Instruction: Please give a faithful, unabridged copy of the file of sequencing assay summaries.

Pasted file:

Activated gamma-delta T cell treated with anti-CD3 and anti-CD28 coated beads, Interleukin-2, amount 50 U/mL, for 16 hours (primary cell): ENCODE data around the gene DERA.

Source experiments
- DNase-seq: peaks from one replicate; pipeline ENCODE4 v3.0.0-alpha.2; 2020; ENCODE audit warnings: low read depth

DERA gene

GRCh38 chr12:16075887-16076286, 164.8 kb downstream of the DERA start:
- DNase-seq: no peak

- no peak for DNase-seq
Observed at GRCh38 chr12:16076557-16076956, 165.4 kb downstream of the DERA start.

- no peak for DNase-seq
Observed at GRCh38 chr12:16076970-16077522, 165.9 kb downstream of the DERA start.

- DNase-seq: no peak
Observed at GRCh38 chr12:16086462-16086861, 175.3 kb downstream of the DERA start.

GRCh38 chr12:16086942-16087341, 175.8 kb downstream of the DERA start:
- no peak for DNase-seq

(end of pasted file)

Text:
Activated gamma-delta T cell treated with anti-CD3 and anti-CD28 coated beads, Interleukin-2, amount 50 U/mL, for 16 hours (primary cell): ENCODE data around the gene DERA.

Source experiments
- DNase-seq: peaks from one replicate; pipeline ENCODE4 v3.0.0-alpha.2; 2020; ENCODE audit warnings: low read depth

DERA gene

GRCh38 chr12:16075887-16076286, 164.8 kb downstream of the DERA start:
- DNase-seq: no peak

- no peak for DNase-seq
Observed at GRCh38 chr12:16076557-16076956, 165.4 kb downstream of the DERA start.

- no peak for DNase-seq
Observed at GRCh38 chr12:16076970-16077522, 165.9 kb downstream of the DERA start.

- DNase-seq: no peak
Observed at GRCh38 chr12:16086462-16086861, 175.3 kb downstream of the DERA start.

GRCh38 chr12:16086942-16087341, 175.8 kb downstream of the DERA start:
- no peak for DNase-seq